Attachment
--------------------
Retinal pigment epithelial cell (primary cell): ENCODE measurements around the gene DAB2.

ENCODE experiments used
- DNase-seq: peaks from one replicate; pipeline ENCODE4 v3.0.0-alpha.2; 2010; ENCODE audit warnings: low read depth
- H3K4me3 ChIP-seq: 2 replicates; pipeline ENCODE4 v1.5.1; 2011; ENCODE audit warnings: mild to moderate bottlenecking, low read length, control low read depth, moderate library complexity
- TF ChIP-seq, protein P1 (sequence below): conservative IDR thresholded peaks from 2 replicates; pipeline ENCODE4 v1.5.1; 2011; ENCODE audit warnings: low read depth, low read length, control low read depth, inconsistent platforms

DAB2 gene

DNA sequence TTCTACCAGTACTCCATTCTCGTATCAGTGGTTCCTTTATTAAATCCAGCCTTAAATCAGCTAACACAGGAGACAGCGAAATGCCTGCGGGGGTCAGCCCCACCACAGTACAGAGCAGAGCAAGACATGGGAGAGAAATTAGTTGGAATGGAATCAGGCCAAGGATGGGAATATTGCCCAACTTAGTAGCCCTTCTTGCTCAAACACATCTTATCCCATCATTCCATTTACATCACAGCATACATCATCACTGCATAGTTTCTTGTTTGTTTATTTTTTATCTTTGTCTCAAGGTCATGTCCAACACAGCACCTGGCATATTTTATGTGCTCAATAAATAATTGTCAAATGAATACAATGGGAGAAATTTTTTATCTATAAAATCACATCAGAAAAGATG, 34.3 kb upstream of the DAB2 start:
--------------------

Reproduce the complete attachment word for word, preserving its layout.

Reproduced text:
Retinal pigment epithelial cell (primary cell): ENCODE measurements around the gene DAB2.

ENCODE experiments used
- DNase-seq: peaks from one replicate; pipeline ENCODE4 v3.0.0-alpha.2; 2010; ENCODE audit warnings: low read depth
- H3K4me3 ChIP-seq: 2 replicates; pipeline ENCODE4 v1.5.1; 2011; ENCODE audit warnings: mild to moderate bottlenecking, low read length, control low read depth, moderate library complexity
- TF ChIP-seq, protein P1 (sequence below): conservative IDR thresholded peaks from 2 replicates; pipeline ENCODE4 v1.5.1; 2011; ENCODE audit warnings: low read depth, low read length, control low read depth, inconsistent platforms

DAB2 gene

DNA sequence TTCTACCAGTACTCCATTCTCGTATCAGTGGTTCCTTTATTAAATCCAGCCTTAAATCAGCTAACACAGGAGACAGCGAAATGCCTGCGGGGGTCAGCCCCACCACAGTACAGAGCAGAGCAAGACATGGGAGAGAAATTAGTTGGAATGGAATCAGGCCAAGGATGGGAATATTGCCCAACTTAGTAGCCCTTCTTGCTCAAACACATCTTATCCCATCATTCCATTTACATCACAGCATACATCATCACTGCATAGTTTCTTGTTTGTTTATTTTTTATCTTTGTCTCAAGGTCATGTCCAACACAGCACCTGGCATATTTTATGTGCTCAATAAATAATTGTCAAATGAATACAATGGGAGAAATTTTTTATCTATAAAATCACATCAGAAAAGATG, 34.3 kb upstream of the DAB2 start: